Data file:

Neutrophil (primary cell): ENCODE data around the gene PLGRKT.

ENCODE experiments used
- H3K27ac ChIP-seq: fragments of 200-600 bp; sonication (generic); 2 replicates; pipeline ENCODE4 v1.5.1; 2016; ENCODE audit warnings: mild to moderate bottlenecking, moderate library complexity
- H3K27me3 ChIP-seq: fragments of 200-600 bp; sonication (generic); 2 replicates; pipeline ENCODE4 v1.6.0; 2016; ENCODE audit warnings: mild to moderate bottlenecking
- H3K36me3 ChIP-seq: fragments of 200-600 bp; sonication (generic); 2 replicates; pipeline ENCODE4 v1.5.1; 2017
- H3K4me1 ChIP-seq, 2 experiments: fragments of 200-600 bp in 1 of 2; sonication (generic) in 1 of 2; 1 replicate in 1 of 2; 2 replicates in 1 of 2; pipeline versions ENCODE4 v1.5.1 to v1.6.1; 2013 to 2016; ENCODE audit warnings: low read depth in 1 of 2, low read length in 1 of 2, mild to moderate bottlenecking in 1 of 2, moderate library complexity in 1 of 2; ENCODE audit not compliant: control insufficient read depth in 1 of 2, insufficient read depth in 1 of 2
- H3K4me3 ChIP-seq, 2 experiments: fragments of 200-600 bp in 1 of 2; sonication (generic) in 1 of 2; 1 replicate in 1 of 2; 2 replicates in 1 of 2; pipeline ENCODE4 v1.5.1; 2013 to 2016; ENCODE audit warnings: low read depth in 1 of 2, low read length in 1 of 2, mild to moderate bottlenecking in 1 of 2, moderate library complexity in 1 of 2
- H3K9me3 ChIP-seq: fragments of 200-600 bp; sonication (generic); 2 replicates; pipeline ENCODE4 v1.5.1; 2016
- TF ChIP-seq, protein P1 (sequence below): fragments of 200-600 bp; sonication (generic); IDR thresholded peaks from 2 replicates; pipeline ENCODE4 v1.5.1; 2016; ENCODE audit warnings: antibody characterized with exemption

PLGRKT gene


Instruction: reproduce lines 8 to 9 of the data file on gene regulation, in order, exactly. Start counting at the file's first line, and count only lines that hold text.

- H3K9me3 ChIP-seq: fragments of 200-600 bp; sonication (generic); 2 replicates; pipeline ENCODE4 v1.5.1; 2016
- TF ChIP-seq, protein P1 (sequence below): fragments of 200-600 bp; sonication (generic); IDR thresholded peaks from 2 replicates; pipeline ENCODE4 v1.5.1; 2016; ENCODE audit warnings: antibody characterized with exemption